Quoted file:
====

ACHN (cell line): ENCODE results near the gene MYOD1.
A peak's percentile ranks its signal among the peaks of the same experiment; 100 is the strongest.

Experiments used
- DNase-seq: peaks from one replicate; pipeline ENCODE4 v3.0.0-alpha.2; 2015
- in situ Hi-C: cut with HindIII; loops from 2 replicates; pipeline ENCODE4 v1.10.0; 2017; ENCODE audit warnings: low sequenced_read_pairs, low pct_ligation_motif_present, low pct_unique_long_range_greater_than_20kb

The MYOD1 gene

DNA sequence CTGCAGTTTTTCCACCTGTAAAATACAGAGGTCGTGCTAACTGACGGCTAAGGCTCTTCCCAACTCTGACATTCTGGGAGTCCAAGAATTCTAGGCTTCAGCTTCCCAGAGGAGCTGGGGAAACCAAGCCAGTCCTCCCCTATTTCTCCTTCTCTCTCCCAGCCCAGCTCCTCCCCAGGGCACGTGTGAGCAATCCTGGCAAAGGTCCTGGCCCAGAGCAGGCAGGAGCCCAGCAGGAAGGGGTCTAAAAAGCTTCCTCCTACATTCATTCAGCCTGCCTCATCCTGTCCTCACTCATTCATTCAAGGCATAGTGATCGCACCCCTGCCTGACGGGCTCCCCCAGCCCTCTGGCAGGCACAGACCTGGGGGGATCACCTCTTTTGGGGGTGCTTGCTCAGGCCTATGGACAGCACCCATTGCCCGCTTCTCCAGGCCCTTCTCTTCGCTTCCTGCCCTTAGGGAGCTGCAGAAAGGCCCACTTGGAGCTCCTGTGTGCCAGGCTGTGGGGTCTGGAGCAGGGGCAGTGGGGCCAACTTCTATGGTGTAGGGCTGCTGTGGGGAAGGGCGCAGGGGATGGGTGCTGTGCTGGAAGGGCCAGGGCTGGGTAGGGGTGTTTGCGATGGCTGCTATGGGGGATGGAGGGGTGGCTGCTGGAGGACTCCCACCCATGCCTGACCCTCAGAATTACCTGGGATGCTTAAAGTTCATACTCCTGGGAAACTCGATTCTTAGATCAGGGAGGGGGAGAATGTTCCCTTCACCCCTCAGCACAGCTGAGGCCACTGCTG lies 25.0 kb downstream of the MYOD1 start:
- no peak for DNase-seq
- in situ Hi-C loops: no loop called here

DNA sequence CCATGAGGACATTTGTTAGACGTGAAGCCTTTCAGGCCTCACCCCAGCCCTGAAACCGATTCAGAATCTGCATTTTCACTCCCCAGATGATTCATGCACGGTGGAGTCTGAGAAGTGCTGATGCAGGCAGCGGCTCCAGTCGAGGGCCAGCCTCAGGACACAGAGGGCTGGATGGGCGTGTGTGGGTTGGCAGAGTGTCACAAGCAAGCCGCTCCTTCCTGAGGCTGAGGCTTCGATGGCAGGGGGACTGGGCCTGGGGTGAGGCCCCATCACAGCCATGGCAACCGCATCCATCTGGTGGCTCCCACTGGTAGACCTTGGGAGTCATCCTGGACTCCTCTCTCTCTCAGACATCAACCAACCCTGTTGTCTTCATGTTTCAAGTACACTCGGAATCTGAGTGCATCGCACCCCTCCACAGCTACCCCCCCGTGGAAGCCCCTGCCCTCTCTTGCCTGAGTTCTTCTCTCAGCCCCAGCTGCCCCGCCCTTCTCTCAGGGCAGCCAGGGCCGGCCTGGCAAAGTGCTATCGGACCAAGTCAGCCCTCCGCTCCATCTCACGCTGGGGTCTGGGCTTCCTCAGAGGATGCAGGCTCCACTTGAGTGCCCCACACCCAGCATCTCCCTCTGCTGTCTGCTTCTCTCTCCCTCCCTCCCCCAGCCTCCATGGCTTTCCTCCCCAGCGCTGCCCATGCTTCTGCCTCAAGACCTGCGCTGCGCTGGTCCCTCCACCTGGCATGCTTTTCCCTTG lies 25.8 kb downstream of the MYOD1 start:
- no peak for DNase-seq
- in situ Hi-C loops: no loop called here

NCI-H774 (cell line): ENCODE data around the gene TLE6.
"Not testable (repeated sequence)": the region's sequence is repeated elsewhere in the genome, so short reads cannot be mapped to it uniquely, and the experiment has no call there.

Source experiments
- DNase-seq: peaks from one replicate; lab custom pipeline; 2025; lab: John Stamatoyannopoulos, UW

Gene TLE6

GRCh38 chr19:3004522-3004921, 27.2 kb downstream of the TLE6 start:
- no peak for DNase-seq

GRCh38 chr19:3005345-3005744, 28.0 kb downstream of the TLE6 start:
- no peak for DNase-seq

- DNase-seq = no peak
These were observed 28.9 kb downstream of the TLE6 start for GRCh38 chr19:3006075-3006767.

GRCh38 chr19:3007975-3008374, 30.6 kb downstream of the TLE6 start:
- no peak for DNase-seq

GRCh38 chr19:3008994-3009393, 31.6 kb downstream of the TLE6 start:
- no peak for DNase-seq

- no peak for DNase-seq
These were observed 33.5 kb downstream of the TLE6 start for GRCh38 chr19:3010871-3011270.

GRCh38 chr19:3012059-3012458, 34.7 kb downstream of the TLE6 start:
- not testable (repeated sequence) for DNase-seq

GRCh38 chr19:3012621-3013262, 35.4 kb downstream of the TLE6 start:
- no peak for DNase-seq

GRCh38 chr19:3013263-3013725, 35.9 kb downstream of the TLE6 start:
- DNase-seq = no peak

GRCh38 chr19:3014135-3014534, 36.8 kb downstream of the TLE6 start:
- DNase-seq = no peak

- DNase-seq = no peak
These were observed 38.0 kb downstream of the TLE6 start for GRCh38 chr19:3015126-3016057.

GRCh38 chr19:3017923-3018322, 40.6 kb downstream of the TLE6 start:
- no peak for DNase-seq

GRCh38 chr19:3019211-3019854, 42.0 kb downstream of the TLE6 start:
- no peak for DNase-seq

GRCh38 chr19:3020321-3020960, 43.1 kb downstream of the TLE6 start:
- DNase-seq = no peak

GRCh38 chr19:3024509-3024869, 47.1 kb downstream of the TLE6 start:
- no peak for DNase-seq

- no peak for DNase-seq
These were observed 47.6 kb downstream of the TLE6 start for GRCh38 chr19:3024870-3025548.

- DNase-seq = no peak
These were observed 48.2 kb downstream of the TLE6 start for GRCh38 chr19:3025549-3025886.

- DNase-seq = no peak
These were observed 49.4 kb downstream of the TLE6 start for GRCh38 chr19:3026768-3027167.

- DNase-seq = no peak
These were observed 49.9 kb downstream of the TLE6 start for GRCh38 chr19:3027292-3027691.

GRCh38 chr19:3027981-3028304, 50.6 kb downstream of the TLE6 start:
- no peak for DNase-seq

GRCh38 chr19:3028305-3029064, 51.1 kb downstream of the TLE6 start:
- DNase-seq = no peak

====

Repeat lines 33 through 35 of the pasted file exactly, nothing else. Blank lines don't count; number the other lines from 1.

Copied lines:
- no peak for DNase-seq

GRCh38 chr19:3013263-3013725, 35.9 kb downstream of the TLE6 start:
- DNase-seq = no peak